Even in the best situations, accessing justice for survivors of violence is extremely difficult. In humanitarian settings, the process—from initial reporting to full legal justice—is rife with obstacles. Numerous challenges affect the justice chain for gender-based violence (GBV) survivors such as medical cost barriers, extracting evidence from survivors with special needs, ensuring evidence is well preserved, interference of key witnesses, lack of psychosocial support/services for survivors, and lack of safe shelters for survivors. While obstacles that prevent GBV survivors from accessing legal protection for their rights persist, it is necessary to train officers and medics to better handle reporting to secure justice.
While more cases are recorded at the hospital, few cases reach the authorities. If it involves a child, the medical superintendent who has access to medical records gets in touch with the investigating agencies that then would lead to a criminal trial process. Unfortunately for adults, they have to want to report. Marion Ageto, Associate Programme Officer, End Sexual Violence Programme at Equality Now, insists that few cases reach authorities as some police officers ask survivors to pay money for printing papers. She further asserts that the lack of cooperation between medics and police officers undercuts the attainment of justice. Proper training can therefore enhance cooperation between officers and medics, ensuring proper reporting and handling of GBV cases.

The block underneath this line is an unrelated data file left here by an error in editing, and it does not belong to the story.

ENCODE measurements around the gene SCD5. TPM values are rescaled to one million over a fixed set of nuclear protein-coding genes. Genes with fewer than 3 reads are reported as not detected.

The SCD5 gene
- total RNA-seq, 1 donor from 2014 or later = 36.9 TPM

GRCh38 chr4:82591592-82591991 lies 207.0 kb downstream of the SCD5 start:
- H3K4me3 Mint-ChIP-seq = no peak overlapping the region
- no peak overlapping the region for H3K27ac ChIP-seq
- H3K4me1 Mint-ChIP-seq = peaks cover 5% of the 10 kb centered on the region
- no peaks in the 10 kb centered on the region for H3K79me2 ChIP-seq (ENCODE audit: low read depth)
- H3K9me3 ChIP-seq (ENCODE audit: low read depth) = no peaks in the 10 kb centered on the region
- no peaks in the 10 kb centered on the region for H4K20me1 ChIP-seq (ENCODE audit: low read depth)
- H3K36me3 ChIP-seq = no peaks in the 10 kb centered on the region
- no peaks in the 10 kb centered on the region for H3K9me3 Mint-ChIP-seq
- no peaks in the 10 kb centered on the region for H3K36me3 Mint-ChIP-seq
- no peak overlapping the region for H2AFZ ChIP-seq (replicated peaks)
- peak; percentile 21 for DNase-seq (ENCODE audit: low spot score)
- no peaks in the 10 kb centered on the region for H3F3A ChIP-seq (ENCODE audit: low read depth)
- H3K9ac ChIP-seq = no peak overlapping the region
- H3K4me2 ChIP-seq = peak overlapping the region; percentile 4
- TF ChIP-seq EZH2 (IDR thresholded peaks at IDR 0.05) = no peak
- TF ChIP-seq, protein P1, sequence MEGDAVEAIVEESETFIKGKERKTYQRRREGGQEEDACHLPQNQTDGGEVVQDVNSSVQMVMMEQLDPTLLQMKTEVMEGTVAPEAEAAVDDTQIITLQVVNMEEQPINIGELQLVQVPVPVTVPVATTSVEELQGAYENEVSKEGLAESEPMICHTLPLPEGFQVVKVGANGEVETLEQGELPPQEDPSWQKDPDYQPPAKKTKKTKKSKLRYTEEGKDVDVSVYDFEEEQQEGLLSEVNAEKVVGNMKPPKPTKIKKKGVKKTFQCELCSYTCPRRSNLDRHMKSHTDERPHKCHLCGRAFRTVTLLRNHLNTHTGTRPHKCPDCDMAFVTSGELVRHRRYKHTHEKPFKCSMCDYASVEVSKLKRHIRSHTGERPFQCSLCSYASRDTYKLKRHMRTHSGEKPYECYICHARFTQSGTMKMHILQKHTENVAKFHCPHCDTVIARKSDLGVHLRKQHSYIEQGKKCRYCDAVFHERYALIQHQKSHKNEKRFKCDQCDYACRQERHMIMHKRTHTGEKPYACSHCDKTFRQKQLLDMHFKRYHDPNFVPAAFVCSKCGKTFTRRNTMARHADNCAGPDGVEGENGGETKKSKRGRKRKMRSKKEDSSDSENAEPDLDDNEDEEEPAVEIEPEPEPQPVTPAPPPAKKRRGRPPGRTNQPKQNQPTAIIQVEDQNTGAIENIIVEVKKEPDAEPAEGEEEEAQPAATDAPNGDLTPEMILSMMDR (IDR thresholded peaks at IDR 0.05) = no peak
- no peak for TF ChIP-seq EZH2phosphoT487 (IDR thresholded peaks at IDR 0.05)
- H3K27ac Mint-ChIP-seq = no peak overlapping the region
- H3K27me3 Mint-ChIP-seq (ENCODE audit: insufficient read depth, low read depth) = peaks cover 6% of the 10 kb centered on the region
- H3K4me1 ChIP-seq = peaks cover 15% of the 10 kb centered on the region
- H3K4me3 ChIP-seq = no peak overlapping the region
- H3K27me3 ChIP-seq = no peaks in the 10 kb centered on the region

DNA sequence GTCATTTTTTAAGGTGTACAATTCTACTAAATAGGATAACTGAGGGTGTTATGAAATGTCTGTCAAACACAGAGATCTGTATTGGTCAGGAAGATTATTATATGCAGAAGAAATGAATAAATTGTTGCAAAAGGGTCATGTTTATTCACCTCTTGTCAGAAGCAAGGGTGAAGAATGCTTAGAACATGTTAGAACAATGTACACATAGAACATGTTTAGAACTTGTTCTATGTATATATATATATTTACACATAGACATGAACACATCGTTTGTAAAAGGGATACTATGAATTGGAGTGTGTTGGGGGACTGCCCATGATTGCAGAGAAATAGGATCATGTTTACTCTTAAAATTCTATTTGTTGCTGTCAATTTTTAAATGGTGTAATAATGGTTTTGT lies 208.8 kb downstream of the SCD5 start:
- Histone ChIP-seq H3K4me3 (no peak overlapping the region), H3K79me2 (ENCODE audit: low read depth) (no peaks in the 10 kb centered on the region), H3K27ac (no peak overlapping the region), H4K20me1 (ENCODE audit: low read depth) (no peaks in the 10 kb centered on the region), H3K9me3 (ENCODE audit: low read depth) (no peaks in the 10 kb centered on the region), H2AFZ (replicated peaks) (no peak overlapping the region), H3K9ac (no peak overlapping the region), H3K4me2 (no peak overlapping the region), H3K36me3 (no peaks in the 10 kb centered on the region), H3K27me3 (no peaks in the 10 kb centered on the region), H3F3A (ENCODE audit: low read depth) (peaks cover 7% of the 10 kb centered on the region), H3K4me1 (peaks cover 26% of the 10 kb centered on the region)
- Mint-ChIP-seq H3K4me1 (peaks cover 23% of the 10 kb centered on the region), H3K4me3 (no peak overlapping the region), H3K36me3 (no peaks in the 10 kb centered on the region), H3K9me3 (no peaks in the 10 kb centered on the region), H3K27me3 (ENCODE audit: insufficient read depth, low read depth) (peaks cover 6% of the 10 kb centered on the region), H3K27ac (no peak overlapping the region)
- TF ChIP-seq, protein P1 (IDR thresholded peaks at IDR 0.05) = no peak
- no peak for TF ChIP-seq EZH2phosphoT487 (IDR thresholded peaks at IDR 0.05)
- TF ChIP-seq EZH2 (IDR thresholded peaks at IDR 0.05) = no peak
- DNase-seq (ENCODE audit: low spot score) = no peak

Training of officers and medics can help end stigma and discrimination, enhancing attainment of justice for GBV survivors. Marion Ageto notes that stigma and discrimination emanates from the reluctance of survivors to report incest-related violations to the police as community prefer to settle them. The trainings offered can be a game changer because all stakeholders are brought together, including police. This is key, because no one is being left behind, and can share experiences on how to handle matters that reach them, and more importantly, find solutions to the daily challenges GBV survivors encounter. Training of the police and other state security agents can thus enhance community outreach and encourage communities to report all forms of GBV such as sexual abuse, physical abuse, emotional abuse, and child marriage.
Ultimately, training officers and medics to better handle reporting is the key to ensuring that GBV survivors access legal protection and justice. There must also be increased investment in innovative programming to improve the reporting of gender-based violence and the treatment and protection of survivors, as well as a revamping of the legal justice system and efforts to improve awareness of legal status and protections.
BY DENNIS NYACHEO